Father kills one-day old daughter over gender preference

The death of a new-born baby, who was allegedly poisoned by her biological father, left residents of the Doka community in Tofa LGA, Kano, in a state of shock and grief.

Three months after allegedly perpetrating the crime, the suspect, 28-year-old Misbahu Salisu, was arrested.

Misbahu was said to have confessed to feeding the new-born poisoned tea that was mixed with a substance known as “fiya fiya”, according to the deputy commander general in charge of operations, Dr Mujahid Aminudeen.

Aminudeen explained that “he said before committing the crime, he had given the baby’s mother a cup of tea that included sleeping pills.”

Misbahu had explained that he would have preferred a male child, but because his wife had given birth to a female, he felt compelled to kill the child.

What is femicide?
Femicide refers to the intentional killing of women or girls because of their gender. It is a subset of gender-based violence and represents a severe violation of human rights.

Femicide can manifest in various forms, including domestic violence, honour killings, dowry-related killings, and other acts of lethal violence primarily targeting females.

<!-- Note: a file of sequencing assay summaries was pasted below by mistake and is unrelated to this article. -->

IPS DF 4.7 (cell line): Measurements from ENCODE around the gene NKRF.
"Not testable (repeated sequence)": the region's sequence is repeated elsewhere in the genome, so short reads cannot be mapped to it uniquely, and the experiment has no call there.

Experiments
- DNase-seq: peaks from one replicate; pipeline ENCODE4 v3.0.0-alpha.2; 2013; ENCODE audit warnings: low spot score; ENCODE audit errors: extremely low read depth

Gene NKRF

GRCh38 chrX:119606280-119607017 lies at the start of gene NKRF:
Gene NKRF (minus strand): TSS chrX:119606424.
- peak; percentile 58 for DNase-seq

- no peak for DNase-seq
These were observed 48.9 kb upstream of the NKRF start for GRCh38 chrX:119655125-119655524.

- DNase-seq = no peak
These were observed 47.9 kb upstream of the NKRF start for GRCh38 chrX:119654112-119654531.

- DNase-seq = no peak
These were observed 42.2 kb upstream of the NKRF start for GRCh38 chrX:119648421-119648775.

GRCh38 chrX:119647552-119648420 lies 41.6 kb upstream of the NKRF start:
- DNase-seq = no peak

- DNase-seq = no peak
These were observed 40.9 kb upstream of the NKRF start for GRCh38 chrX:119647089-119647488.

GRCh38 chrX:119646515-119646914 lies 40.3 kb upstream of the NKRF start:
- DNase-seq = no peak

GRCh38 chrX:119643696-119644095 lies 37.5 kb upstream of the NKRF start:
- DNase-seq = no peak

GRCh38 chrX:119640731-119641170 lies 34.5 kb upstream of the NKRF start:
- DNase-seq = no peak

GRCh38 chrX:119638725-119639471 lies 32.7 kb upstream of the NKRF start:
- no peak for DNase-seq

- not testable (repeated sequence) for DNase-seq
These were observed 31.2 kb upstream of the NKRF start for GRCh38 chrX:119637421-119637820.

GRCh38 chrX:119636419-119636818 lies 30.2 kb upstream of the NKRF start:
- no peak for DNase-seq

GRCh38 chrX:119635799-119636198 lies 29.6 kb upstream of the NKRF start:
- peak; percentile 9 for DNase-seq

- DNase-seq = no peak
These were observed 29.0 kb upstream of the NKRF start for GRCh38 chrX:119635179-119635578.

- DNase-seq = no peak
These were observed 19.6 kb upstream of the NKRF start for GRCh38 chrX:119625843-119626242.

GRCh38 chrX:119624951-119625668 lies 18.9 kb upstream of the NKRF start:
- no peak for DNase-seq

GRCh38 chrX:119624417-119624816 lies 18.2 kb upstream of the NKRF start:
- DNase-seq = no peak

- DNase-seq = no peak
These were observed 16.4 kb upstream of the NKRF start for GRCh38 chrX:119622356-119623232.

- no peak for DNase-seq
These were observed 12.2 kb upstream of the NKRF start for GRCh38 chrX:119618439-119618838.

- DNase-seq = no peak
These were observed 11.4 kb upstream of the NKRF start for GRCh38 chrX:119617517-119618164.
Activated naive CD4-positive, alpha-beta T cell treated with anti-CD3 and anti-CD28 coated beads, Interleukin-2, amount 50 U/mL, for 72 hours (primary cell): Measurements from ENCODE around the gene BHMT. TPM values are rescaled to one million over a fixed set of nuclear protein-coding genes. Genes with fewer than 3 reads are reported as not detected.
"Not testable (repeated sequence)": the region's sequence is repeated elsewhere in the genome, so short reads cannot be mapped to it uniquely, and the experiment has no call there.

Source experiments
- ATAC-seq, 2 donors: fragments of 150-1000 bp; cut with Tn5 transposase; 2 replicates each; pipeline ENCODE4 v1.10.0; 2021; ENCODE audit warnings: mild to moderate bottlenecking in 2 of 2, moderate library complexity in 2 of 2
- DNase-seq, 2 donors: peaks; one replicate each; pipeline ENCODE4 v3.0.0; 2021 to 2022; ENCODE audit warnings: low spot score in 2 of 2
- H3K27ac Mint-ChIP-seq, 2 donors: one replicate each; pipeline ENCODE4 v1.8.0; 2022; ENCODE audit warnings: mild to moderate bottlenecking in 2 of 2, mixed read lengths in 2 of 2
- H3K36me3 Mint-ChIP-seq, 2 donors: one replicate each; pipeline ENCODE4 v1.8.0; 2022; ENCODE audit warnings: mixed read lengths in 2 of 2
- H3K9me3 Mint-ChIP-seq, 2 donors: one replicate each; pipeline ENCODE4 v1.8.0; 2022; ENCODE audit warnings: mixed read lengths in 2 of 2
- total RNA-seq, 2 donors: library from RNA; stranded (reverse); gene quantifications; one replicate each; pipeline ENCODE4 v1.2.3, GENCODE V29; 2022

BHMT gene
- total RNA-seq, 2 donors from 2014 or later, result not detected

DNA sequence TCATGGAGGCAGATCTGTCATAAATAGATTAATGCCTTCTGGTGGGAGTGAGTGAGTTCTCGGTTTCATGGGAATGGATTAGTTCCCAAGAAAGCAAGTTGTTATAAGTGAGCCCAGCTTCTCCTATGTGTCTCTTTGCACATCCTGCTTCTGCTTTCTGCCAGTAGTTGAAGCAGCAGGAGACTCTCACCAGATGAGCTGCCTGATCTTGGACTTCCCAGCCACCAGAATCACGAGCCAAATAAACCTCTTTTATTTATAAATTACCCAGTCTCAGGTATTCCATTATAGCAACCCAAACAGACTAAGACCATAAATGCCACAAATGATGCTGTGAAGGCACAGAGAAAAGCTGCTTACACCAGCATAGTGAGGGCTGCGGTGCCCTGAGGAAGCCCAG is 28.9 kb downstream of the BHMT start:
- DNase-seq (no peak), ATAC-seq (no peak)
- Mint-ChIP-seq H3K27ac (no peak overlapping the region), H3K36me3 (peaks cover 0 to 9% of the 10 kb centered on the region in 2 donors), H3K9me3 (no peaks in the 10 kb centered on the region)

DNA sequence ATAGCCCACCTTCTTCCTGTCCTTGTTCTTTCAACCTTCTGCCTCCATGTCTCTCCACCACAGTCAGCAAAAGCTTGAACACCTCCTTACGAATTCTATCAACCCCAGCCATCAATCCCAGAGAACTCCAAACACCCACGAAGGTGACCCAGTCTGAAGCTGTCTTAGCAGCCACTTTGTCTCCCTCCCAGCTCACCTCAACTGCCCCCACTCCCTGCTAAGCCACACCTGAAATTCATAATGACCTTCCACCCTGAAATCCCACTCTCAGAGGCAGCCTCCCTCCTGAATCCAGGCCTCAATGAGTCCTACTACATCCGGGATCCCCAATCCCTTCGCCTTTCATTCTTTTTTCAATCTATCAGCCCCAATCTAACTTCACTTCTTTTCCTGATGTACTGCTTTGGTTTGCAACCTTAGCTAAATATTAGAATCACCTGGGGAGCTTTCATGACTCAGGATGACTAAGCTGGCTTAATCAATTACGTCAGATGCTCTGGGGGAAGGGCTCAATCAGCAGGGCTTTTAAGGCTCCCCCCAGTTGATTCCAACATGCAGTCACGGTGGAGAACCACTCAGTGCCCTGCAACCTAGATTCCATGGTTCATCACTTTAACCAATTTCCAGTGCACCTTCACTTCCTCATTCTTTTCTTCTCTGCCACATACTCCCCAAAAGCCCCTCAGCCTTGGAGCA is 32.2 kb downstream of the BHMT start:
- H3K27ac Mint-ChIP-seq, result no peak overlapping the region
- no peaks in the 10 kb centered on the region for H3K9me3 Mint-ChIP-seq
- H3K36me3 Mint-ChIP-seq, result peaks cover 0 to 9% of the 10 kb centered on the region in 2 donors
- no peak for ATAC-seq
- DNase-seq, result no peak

Femicide in Nigeria, as in many other parts of the world, is driven by deeply ingrained societal norms, gender inequalities, and cultural practices that perpetuate violence against women.
Domestic violence often escalates to femicide. Women and girls are at risk of being killed by their partners or family members in cases of intimate partner violence or familial disputes.
In some communities, perceived violations of family or community honour can lead to honour killings, where women or girls are murdered for actions that are seen as dishonourable.
Legal Framework: Nigeria has laws against domestic violence, and the Violence Against Persons (Prohibition) Act, passed in 2015, addresses various forms of gender-based violence.

However, enforcement and awareness of these laws remain challenges.

Accurate data on femicide in Nigeria is often limited due to underreporting, cultural taboos, and a lack of comprehensive tracking systems.

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